In parallel with all this work for prisons and for prisoners - and it is the latter that she would have regarded as the more important - Lindy Price became as deeply involved with education. She was a director of the Norland Nursery Training College for more than 20 years (1964-86) and its chairman between 1986 and 1988. She was a member of the Governing Body of the Frances Mary Buss Foundation (1969-87), and co-chairman for the last 10 years, a member and then chairman (from 1975) of the Governing Body of the North London Collegiate School, Edgware, and the Camden School for Girls (1971-97).

For mere mortals who find the membership of two or three charitable organisations almost more than they can manage, it is a record to be marvelled at, but Price added a directorship of Bulldog Manpower Services Ltd (a supported work scheme for ex-offenders) to the list, and for three years was a member of the Police Complaints Board (1983-85). She also began what was to become a major involvement in the National Health Service when she became a member of the Maternity Services Advisory Committee (1981-84), and then a lay member of the Midwifery Committee of the UK Central Council (1983-88).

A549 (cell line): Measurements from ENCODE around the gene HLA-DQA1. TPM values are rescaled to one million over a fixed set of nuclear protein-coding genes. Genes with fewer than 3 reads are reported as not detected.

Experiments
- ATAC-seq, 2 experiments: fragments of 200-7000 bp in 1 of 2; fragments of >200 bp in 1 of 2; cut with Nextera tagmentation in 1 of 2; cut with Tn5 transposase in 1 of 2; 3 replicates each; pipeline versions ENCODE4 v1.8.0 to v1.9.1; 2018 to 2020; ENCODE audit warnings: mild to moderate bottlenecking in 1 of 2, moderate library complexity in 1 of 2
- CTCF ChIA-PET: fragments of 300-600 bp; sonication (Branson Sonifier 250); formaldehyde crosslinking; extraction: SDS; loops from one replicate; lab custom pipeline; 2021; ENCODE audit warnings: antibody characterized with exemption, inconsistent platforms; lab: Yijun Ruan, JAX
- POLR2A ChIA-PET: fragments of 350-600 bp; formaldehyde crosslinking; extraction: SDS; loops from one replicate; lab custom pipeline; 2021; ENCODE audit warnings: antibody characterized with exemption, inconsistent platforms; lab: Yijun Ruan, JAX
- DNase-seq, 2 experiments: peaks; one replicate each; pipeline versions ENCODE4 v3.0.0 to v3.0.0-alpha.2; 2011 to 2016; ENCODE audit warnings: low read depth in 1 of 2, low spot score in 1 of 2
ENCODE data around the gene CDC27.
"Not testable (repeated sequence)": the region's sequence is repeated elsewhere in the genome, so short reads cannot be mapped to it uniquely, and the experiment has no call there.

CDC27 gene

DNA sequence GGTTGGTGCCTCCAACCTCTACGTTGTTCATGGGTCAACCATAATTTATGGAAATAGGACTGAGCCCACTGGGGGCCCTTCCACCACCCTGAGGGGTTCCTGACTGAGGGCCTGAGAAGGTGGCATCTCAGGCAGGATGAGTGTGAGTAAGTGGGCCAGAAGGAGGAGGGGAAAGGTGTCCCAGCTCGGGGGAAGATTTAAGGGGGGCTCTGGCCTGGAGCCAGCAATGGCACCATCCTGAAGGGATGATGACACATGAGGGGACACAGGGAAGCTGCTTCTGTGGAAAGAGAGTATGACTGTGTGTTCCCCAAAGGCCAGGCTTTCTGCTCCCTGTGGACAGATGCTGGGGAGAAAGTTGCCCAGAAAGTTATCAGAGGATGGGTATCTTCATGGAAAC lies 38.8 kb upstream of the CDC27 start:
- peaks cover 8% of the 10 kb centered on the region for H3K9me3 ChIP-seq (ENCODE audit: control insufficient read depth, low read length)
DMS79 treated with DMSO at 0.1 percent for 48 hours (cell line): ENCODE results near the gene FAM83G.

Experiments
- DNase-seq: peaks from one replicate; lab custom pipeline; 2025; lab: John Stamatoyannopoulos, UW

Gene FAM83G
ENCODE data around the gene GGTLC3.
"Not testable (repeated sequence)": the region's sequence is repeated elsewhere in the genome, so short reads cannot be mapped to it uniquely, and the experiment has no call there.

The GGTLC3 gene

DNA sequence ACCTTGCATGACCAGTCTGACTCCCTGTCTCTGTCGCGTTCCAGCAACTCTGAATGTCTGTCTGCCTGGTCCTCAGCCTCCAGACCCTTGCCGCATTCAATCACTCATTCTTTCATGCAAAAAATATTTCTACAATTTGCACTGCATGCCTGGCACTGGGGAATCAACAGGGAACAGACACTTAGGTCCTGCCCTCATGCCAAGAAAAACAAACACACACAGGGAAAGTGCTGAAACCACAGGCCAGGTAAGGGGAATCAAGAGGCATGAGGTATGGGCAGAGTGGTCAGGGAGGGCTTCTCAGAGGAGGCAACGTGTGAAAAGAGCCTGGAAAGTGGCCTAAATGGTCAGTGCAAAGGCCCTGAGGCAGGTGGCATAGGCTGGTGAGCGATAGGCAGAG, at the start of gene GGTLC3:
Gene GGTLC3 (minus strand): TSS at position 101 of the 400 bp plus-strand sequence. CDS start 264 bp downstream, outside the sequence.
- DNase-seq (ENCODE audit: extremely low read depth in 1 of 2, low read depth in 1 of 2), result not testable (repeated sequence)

Anyone else but Lindy Price would have welcomed the opportunity to relax a little when, in the early 1980s, she and Leo acquired Moor Park at Llanbedr, near Crickhowell, and moved at least part of her life back to Wales. If the thought had tempted her, which I doubt, it was quickly put on one side, because in 1986, as Secretary of State for Wales, I asked her to become Chairman of the Powys District Health Authority.

It turned out to be an inspired appointment, one of the best I ever made, and Price proved to be an outstanding health authority chairman. She had no time for the modern practice of dispensing with the masculine form of words. If the suggestion were made, she would giggle and say that she had no wish to be described as a chair.

I suspect that she did the job so well because she enjoyed it so much, but of course there was more to it than that. Elspeth Howe, who served with her on committees, described her as always calm, sensible and practical. She had an ability to exercise authority in a way that did not cause offence. She expected and obtained high standards in a business- like way, but would arrive at a board meeting with a basket of homemade jams and jellies which she would distribute to "my boys". She would hold open house at Moor Park for staff and colleagues and join in the sing-songs round the piano.